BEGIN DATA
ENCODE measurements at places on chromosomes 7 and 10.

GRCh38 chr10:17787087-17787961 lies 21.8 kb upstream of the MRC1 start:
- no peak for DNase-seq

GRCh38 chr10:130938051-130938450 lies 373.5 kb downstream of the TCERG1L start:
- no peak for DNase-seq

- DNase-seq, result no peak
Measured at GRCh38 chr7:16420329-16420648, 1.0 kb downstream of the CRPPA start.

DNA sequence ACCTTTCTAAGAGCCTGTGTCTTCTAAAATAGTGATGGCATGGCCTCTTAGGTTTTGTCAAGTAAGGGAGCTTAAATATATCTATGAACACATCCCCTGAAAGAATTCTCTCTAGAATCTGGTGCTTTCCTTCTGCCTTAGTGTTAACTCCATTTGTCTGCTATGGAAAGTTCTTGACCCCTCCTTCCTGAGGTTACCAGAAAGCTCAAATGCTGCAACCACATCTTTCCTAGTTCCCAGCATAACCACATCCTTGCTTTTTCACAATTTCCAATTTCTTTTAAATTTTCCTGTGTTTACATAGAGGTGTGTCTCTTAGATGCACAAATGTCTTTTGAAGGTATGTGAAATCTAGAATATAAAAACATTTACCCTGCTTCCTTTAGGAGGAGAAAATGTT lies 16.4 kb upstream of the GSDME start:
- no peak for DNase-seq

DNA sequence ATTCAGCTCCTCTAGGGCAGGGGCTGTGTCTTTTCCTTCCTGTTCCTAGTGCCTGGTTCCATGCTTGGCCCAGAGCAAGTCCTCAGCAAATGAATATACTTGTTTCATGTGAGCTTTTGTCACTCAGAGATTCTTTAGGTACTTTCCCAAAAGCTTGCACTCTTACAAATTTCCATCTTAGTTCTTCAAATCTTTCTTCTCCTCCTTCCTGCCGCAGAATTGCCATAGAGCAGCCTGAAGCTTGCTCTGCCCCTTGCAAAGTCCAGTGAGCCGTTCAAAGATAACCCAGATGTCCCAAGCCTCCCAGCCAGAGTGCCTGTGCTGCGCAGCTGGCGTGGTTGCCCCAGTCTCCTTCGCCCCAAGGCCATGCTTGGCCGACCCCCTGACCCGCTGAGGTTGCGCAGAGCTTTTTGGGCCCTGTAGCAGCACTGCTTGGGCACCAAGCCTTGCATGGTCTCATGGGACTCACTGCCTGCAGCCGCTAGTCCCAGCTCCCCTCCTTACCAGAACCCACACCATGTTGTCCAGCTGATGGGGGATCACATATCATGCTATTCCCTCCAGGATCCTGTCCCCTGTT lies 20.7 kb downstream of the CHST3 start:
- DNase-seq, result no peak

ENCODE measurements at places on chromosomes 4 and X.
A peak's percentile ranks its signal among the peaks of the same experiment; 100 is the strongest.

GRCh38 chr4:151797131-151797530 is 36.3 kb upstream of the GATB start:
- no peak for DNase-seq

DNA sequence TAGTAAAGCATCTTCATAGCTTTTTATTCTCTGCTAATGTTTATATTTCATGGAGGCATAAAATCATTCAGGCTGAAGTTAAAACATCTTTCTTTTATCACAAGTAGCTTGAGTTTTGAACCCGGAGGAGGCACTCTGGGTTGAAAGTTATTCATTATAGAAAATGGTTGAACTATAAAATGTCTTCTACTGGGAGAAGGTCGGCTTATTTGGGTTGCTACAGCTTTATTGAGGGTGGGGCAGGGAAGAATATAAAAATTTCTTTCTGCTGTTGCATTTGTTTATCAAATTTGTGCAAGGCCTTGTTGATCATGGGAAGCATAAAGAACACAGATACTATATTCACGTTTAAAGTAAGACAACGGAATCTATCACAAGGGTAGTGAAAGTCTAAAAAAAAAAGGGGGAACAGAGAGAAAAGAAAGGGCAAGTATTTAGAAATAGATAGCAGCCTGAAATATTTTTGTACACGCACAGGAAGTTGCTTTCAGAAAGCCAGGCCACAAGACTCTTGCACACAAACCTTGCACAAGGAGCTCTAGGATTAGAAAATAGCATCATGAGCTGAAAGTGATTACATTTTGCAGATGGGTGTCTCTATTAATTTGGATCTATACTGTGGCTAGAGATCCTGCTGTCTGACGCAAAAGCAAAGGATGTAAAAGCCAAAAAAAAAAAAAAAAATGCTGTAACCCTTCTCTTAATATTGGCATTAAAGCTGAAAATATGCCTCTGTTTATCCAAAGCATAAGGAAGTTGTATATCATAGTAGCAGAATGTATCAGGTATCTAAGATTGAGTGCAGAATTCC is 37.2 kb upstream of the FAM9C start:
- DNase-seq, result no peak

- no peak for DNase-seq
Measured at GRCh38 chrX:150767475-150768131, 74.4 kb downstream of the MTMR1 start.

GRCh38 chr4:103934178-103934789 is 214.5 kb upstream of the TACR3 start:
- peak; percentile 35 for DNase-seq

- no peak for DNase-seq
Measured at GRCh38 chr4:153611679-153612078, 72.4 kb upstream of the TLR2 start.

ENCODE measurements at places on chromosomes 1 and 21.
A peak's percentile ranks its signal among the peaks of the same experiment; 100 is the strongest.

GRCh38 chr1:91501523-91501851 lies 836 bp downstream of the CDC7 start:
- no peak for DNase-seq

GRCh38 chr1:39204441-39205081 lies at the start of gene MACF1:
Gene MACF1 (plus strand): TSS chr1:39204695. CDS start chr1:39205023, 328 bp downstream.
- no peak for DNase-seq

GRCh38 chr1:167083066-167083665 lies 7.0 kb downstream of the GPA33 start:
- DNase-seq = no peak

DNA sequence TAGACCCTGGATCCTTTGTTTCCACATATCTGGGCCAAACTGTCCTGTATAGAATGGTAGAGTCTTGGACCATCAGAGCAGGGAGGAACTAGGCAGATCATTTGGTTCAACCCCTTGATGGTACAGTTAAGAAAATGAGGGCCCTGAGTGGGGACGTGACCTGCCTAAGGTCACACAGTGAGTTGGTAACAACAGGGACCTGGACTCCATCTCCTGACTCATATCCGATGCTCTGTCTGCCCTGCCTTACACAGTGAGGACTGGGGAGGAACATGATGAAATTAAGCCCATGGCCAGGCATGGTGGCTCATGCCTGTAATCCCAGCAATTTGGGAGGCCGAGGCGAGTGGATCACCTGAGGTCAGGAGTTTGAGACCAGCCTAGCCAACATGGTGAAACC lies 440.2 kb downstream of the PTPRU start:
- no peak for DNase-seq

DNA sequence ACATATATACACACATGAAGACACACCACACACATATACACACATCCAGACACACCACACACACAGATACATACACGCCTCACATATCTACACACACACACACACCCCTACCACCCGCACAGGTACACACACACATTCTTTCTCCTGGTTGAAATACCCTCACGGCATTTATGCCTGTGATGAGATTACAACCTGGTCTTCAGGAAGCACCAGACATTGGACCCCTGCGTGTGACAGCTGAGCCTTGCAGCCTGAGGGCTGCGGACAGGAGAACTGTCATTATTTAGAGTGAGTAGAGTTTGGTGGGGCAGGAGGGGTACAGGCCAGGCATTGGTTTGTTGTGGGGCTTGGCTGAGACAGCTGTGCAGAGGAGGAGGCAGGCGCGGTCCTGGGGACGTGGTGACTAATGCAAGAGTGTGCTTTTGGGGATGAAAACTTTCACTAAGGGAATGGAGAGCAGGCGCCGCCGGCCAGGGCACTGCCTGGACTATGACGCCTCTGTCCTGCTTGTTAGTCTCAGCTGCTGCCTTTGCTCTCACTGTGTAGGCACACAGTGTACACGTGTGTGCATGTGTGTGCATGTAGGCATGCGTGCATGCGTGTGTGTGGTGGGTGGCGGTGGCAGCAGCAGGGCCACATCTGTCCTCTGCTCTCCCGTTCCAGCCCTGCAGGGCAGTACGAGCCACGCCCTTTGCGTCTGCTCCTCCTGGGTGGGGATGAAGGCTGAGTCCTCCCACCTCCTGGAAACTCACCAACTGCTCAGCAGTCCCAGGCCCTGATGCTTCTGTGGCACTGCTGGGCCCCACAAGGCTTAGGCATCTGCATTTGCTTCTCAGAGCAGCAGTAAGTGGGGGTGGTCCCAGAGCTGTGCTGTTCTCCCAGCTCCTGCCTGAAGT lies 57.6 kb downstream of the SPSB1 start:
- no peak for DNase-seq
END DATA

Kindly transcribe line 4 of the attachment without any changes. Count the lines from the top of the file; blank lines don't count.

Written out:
GRCh38 chr10:130938051-130938450 lies 373.5 kb downstream of the TCERG1L start: